In the Seventies Larry Hagman appeared in such films as The Hired Hand (1971), Beware! The Blob (1972), Antonio (1973), Harry and Tonto (1974), Stardust (1974), Mother, Jugs & Speed (1976), The Big Bus (1976), The Eagle Has Landed (1976), Cry for Justice (1977), Chequered Flag or Crash (1977), and Superman (1978). On television he had the lead role in the short lived shows The Good Life and Here We Go Again. It was in 1978 that he began another of his best known roles, that of J. R. Ewing on Dallas. The show proved to be a veritable phenomenon, not only becoming the number one show for a time, but running a total of thirteen years as well. He guest starred on such shows as Dan August, The Name of the Game, Medicinal Centre, Police Woman, Lucas Tanner, McCloud, Harry O, Ellery Queen, Barnaby Jones, The Streets of San Francisco, McMillan and Wife, and Sword of Justice. He reprised his role as J. R. on guest appearances on the Dallas spin off Knot's Landing.
In the Eighties Larry Hagman appeared in such films as S.O.B. (1981), Jag rodnar (1981). In the Nineties he appeared in the films Nixon (1995) and Primary Colours (1998),. He was one of the lead characters on the short lived show Orleans. In the Naughts he guest starred on The Simpsons, Nip/Tuck, and Somos cómplices. In the teens he resumed his role as J. R. Ewing on the successful revival of Dallas on the cable channel TNT. He also guest starred on Desperate Housewives and appeared in the film Flight of the Swan.
For many Larry Hagman will forever be Major Nelson on I Dream of Jeannie. I must confess that I am one of them. As I said earlier, as a lad I watched the show every day. Other might identify him more as J. R. Ewing on Dallas, his other well known role. While Larry Hagman will always be identified with both those roles, the fact is that he had an incredible career in which he played a large number of parts over the years. Indeed, although his two best know roles are from television, he was a bona fide movie star, appearing in Fail-Safe, In Harm's Way, S.O.B., Nixon, and may other films. With regards to movies Larry Hagman did just about everything, from B movies to major feature films.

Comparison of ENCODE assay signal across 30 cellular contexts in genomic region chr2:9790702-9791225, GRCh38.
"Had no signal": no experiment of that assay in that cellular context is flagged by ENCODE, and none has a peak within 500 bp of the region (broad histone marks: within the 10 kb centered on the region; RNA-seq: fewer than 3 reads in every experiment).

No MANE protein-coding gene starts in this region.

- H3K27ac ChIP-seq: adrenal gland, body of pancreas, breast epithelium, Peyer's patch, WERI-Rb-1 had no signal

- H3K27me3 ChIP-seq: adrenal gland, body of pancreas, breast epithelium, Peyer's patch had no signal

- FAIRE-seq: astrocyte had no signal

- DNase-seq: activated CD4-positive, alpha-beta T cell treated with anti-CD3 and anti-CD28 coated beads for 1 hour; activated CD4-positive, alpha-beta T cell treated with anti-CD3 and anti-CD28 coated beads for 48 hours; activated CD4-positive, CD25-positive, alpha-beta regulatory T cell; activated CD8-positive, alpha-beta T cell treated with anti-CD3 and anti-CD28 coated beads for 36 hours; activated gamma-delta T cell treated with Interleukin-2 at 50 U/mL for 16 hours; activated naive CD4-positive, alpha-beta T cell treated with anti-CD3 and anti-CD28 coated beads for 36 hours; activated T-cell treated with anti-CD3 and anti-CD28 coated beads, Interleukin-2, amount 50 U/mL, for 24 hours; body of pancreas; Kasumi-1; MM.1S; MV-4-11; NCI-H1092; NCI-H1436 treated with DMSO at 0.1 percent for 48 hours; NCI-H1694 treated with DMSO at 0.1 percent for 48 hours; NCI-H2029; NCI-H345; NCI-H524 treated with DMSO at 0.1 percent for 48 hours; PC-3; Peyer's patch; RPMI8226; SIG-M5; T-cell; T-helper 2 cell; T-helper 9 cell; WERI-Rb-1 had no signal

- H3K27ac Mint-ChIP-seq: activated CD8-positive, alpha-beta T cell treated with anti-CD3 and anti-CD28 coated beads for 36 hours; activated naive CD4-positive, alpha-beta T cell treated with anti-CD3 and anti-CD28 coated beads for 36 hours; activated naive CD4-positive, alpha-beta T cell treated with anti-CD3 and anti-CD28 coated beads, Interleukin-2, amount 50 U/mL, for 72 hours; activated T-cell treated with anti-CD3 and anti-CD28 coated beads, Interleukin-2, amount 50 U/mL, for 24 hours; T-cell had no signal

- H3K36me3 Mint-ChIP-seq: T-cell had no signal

And while Larry Hagman may be best identified with honest, hard working astronaut Tony Nelson and evil, conniving oil executive J. R. Ewing, he actually played a wide variety of roles. In Primary Colours he was Governor Picker, a politician who appeared to be honest, straight talking, and wholesome, but had more than his fair share of secrets. In Fail-Safe he played Buck, the president's translator, so convincingly that one could believe Mr. Hagman actually knew Russian. Over the years he played everything from good guys to bad guys and everything in between. He was a great actor, although sadly not recognised as such often enough.
What is more, Larry Hagman was not only a great actor, but from all reports a true gentleman. Such co-stars as Barbara Eden, Patrick Duffy, and Linda Gray have all described him as one of the nicest, most compassionate men one could ever meet, and one with a slight mischievous streak at that. Those fans who were lucky enough to meet him or otherwise interact with him have also testified that he was a incredibly nice man. With Larry Hagman's death,then we have not only lost a truly great actor, but also a truly great gentleman as well.